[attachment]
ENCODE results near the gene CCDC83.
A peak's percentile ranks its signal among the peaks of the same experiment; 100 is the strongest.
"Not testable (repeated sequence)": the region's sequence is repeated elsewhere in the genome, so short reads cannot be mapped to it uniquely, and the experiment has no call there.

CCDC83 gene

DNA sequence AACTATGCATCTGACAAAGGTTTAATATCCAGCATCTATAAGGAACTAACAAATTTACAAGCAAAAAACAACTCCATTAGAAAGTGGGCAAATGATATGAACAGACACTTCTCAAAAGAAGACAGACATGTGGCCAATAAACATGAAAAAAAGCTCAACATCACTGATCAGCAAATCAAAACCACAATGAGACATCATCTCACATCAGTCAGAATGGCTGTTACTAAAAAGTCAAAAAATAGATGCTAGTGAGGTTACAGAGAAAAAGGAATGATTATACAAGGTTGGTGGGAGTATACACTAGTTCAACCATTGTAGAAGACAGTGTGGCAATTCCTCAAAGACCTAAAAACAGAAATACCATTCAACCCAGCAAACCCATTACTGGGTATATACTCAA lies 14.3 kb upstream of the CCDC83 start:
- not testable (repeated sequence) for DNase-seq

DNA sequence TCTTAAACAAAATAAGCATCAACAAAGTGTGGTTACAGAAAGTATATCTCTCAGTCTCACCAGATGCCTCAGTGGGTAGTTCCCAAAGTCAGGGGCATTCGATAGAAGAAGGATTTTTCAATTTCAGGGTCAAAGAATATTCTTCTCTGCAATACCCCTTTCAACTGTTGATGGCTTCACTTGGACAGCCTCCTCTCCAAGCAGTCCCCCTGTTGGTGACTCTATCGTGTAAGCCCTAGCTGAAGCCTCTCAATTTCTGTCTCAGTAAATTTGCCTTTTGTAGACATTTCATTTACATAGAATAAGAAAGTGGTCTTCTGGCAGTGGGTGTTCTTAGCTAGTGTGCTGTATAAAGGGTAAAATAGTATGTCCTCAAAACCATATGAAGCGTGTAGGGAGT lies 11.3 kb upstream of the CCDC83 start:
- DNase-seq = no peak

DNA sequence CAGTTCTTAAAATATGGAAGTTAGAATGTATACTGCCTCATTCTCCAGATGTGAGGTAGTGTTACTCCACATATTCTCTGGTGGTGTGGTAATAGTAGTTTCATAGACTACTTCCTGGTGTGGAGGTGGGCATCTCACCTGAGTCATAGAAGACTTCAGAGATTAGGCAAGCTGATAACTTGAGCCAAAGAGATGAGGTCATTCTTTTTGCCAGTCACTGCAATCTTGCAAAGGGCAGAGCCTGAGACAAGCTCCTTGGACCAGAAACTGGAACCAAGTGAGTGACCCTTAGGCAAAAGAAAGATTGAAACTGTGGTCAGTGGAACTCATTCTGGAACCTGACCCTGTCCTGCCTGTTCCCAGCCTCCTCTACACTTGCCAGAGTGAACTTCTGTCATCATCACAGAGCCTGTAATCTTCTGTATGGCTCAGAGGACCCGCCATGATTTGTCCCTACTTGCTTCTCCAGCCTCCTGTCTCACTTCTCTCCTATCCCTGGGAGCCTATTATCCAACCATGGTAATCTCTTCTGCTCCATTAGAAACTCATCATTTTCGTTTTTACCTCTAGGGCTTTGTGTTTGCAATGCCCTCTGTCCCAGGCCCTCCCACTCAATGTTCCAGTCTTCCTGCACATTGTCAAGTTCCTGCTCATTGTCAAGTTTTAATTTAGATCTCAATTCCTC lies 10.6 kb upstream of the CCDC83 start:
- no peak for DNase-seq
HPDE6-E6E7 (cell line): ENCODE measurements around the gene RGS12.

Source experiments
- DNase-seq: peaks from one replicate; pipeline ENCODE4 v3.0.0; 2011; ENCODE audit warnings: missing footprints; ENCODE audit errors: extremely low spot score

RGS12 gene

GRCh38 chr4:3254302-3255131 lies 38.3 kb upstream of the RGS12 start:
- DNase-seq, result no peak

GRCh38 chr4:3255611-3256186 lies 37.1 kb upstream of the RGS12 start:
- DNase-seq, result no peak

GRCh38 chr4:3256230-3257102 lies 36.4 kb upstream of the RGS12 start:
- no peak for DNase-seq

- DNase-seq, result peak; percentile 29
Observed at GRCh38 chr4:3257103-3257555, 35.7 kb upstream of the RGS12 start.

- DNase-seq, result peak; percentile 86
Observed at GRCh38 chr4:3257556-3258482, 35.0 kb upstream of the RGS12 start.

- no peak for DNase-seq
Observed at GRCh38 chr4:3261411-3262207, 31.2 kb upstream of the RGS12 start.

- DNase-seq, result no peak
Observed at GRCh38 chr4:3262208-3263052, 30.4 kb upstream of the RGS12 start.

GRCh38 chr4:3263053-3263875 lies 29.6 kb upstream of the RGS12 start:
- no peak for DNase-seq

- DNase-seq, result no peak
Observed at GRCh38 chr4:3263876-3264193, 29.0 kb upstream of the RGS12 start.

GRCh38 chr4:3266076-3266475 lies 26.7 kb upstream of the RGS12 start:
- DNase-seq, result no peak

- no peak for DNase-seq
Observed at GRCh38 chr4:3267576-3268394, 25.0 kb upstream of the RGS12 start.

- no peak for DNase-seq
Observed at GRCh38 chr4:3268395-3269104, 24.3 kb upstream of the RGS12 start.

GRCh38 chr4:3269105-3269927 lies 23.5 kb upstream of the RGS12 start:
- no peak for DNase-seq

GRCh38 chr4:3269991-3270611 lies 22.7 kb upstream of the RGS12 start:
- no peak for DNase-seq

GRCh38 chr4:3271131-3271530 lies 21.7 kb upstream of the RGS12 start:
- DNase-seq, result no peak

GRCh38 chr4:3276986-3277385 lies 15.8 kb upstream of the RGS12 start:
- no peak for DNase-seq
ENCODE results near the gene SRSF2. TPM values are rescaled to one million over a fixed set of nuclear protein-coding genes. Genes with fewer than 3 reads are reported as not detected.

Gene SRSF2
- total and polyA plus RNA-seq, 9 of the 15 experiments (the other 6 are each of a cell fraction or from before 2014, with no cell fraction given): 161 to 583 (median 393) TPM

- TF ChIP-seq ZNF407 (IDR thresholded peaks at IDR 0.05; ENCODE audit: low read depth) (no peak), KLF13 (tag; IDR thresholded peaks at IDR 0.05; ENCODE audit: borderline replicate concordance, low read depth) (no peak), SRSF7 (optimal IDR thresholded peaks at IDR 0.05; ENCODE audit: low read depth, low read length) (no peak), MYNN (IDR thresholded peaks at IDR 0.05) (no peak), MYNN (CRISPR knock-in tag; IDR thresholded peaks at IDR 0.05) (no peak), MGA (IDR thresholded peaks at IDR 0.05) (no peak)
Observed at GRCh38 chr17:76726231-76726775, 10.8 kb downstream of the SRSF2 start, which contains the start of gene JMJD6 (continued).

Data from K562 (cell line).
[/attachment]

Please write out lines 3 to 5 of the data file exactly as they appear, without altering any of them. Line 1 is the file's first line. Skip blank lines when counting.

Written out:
"Not testable (repeated sequence)": the region's sequence is repeated elsewhere in the genome, so short reads cannot be mapped to it uniquely, and the experiment has no call there.

CCDC83 gene

DNA sequence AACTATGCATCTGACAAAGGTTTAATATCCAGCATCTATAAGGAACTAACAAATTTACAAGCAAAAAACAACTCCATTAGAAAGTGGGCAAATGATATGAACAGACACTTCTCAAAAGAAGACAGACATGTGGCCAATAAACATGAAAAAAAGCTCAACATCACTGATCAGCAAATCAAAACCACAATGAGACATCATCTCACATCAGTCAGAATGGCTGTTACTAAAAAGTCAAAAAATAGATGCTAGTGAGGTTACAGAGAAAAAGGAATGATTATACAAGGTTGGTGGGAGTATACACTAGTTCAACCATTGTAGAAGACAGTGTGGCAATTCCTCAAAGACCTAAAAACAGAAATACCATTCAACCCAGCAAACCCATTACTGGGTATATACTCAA lies 14.3 kb upstream of the CCDC83 start: